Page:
Say ‘thank you’ to the he­roes of this cri­sis

Richmond Times-Dispatch - - OPINIONS - Mar­sha Mar­sha Mercer writes from Wash­ing­ton. Con­tact her at: mar­sha.mercer@ya­hoo.com ©2020 Mar­sha Mercer. All rights re­served.

In a pres­i­den­tial de­bate be­fore the 1988 elec­tion, Vice Pres­i­dent Ge­orge Her­bert Walker Bush, the Repub­li­can nom­i­nee, was asked about he­roes who could in­spire young peo­ple.

Dr. An­thony Fauci, he said. “You’ve prob­a­bly never heard of him. He’s a very fine re­searcher, top doc­tor at the Na­tional In­sti­tute of Health, work­ing hard do­ing some­thing, re­search on this disease of AIDS,” Bush said. C-SPAN found and posted the clip this week.

To­day, nearly ev­ery­body has heard of Fauci. The di­rec­tor of the Na­tional In­sti­tute of Al­lergy and In­fec­tious Diseases is a hero of the novel coro­n­avirus cri­sis.

Fauci, 79, stands be­hind Pres­i­dent Don­ald Trump at news con­fer­ences and, with grace and courage, sets the record straight when Trump errs about the virus.

The coro­n­avirus and COVID-19, the disease it causes, have up­ended daily life, caus­ing sick­ness, fi­nan­cial hard­ship, fear, grief and more than 1,000 deaths na­tion­wide.

The cri­sis is also show­ing us the best in Amer­ica. It has brought us to­gether as we stay apart to stop the spread of the disease. And there are many other new he­roes.

Of­ten stand­ing near Fauci at news con­fer­ences is Dr. Deb­o­rah Birx, 63, who was U.S. global AIDS co­or­di­na­tor in the State Depart­ment un­til the White House picked her to be the coro­n­avirus re­sponse co­or­di­na­tor.

Her calm pre­sen­ta­tions are pro­fes­sional, re­as­sur­ing and per­sonal. Urg­ing young peo­ple to prac­tice so­cial dis­tanc­ing, she told of her grand­mother’s life­long guilt after as a child she brought home the Span­ish flu that killed her mother.

“My grand­mother lived with that for 88 years ... this is not a the­o­ret­i­cal. This is a re­al­ity,” Birx said.

An­other hero to many is New

York Demo­cratic Gov. An­drew M. Cuomo, who has shown ex­tra­or­di­nary lead­er­ship and em­pa­thy.

Cuomo calmly and clearly ex­plains in daily news con­fer­ences how New York be­came the epi­cen­ter of the out­break and how the state and the coun­try can get through the cri­sis.

He re­minds New York­ers and all of us to thank those who put their lives on the line when they go to work.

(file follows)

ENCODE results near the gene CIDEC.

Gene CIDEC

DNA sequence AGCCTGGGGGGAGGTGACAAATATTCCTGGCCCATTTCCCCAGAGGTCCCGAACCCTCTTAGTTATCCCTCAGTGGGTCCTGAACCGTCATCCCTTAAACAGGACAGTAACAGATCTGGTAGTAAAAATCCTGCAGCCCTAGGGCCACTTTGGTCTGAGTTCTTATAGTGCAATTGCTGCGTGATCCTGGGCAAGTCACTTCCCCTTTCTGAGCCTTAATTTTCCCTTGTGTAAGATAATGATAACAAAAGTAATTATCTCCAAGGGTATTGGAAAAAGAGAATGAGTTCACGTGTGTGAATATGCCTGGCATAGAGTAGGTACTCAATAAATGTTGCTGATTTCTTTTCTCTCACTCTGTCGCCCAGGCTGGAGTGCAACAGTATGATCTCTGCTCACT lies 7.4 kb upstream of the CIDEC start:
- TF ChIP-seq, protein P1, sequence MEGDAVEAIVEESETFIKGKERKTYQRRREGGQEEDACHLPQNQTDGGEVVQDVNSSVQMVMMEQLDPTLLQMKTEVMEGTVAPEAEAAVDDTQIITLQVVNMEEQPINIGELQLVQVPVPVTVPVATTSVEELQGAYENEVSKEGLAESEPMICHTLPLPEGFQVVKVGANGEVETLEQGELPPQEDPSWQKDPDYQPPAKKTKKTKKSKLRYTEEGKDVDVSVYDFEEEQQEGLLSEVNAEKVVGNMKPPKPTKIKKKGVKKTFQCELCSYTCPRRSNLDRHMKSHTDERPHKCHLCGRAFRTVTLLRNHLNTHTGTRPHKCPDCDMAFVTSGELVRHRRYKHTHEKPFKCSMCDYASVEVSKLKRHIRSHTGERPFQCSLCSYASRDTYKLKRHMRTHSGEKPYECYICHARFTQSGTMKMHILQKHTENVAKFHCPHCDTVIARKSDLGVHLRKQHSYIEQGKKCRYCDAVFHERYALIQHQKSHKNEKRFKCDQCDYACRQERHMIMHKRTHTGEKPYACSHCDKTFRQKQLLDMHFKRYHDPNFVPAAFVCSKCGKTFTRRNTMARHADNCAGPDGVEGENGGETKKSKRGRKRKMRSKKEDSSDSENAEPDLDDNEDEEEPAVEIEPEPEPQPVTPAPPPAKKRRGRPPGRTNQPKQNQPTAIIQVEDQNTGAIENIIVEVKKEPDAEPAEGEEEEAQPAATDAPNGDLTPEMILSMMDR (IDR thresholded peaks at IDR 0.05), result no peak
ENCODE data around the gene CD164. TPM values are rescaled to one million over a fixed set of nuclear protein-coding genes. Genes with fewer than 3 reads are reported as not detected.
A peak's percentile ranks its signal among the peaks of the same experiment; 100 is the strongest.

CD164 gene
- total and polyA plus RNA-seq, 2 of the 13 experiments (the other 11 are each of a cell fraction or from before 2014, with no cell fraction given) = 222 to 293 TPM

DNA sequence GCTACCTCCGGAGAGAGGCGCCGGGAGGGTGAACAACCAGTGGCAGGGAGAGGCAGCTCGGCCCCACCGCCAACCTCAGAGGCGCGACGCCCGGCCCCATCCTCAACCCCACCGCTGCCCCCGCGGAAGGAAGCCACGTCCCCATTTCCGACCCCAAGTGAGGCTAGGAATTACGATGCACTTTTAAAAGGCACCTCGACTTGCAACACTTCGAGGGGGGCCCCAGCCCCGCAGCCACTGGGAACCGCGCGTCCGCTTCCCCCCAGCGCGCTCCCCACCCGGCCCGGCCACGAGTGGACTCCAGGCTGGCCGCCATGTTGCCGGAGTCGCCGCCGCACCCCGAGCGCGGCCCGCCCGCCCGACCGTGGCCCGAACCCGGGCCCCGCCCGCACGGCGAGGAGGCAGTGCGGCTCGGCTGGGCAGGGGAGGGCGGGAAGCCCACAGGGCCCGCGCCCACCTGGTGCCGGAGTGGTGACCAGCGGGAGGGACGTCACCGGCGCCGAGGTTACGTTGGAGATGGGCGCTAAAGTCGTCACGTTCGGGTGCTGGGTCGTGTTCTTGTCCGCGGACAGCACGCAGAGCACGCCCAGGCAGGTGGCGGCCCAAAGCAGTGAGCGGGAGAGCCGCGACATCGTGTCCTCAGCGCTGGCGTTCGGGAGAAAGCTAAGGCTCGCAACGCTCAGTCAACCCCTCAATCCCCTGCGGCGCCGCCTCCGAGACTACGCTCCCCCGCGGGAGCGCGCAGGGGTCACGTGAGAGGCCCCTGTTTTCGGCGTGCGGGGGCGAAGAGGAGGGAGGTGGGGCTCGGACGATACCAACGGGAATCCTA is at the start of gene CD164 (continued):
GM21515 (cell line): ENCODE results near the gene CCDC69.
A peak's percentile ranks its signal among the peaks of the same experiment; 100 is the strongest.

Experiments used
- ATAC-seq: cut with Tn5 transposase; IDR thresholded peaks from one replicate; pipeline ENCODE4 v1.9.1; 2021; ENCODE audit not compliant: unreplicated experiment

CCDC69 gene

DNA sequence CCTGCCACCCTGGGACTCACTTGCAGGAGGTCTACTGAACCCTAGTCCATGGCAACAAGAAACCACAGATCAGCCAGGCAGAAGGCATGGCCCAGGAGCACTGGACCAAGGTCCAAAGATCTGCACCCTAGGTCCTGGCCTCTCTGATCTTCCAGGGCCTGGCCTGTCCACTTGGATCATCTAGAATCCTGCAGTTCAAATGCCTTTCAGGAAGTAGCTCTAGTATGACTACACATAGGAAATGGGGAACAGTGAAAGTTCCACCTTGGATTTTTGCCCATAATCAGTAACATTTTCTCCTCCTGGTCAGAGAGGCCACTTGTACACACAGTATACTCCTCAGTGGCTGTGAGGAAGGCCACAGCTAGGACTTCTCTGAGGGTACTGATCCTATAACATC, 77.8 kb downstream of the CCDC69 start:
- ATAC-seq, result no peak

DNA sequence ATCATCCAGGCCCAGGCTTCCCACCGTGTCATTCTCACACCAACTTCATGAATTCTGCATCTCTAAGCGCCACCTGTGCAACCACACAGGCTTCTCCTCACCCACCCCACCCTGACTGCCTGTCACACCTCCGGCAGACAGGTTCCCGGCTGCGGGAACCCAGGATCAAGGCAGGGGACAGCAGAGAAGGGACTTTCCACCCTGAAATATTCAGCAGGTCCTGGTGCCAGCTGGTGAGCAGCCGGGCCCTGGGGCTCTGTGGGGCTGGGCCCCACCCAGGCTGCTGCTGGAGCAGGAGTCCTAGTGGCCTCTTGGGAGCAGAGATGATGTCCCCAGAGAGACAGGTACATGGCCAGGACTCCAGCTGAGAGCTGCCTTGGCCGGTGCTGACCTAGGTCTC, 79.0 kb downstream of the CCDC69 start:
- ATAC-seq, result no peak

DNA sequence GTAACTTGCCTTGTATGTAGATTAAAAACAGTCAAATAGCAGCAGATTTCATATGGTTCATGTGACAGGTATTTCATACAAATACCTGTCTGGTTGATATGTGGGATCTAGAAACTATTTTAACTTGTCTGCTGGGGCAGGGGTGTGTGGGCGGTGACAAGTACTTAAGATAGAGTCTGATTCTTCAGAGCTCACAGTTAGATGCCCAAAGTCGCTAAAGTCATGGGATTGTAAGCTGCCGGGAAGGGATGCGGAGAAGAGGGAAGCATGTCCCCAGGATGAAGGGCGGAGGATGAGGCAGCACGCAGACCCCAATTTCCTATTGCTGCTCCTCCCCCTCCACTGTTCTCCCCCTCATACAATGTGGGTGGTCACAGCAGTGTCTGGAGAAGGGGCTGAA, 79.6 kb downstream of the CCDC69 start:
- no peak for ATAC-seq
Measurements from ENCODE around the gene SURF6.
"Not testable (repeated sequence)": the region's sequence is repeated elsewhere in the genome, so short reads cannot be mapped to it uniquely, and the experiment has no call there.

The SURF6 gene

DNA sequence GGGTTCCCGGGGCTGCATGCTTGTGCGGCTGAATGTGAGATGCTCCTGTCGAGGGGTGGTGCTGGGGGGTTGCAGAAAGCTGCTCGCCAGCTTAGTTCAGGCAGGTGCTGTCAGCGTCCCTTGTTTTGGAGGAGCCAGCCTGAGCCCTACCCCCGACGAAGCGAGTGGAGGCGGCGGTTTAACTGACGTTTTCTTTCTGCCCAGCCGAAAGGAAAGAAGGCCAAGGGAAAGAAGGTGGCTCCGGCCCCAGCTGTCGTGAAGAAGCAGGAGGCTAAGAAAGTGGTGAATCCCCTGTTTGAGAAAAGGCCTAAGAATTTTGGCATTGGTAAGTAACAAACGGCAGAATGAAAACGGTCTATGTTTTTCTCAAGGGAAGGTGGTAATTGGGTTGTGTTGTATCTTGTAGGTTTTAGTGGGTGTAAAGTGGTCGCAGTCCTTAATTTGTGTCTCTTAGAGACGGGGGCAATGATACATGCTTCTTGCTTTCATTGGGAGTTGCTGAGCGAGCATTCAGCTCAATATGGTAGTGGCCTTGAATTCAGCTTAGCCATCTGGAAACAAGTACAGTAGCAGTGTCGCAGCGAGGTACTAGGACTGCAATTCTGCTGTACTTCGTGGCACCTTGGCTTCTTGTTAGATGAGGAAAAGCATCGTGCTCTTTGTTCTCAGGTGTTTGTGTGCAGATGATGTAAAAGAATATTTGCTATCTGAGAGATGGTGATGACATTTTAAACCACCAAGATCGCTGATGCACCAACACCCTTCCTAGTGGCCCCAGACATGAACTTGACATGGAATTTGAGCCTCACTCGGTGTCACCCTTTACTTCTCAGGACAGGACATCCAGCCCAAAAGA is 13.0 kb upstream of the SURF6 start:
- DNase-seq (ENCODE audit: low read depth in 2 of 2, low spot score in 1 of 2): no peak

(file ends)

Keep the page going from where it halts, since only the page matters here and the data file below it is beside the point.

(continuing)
“Our health care work­ers, who are do­ing God’s work ... Can you imag­ine the nurses who leave their homes in the morn­ing, who kiss their chil­dren good­bye, go to a hos­pi­tal, put on gowns, deal with peo­ple who have the coro­n­avirus?” Cuomo said at Tues­day’s brief­ing.

“You want to talk about ex­tra­or­di­nary in­di­vid­u­als. And it’s the nurses and the doc­tors and the health care work­ers. It’s the po­lice of­fi­cers who show up ev­ery day ... And it’s the fire­fight­ers and it’s the trans­porta­tion work­ers, and it’s the peo­ple who are run­ning the gro­cery stores and the phar­ma­cies and pro­vid­ing all those es­sen­tial ser­vices.”

Many are find­ing ways to help. When Gov. Ralph Northam asked for vol­un­teers for the Vir­ginia Med­i­cal Re­serve Corps, more than 1,500 health pro­fes­sion­als signed up in a month. On Wed­nes­day, Northam asked for more vol­un­teers.

At least half a dozen Vir­ginia dis­til­leries have shifted from pro­duc­ing whiskey and other li­ba­tions to hand san­i­tizer. Bak­eries have do­nated fresh bread to food banks.

Amy and Jeremy Filko of Vi­enna,

Va., are us­ing 3-D print­ing to make plas­tic shields to pro­tect N95 masks, Wash­ing­to­nian magazine re­ported.

The Filkos send four free masks to doc­tors, nurses and health care work­ers who re­quest them through their Face­book page and cover the ship­ping costs them­selves. They also are shar­ing the tech­nol­ogy with oth­ers who want to make shields, as long as they agree to pro­vide the shields for free.

To this group of ev­ery­day he­roes, I would add blood donors, neigh­bors who shop for oth­ers, de­liv­ery peo­ple, san­i­ta­tion work­ers, mail car­ri­ers, cashiers — and the peo­ple who cover the news day in, day out.

In this time of ram­pant mis­in­for­ma­tion on so­cial me­dia and mostly un­founded crit­i­cism of re­porters by the pres­i­dent and his fans, we need solid, fact-based re­port­ing more than ever.

News or­ga­ni­za­tions face grave fi­nan­cial chal­lenges, and with con­tin­ued lay­offs and cut­backs, they work harder to do more with less. There’s never been a bet­ter time to sub­scribe to a lo­cal news­pa­per in print or on­line.

And, as we keep our dis­tance, we can still smile and say, “Thank you,” to all the un­sung he­roes of this cri­sis.

THE AS­SO­CI­ATED PRESS

Dr. An­thony Fauci (left), di­rec­tor of the Na­tional In­sti­tute of Al­lergy and In­fec­tious Diseases, and Dr. Deb­o­rah Birx (right), White House coro­n­avirus re­sponse co­or­di­na­tor, briefed the me­dia ear­lier this month.

Mercer

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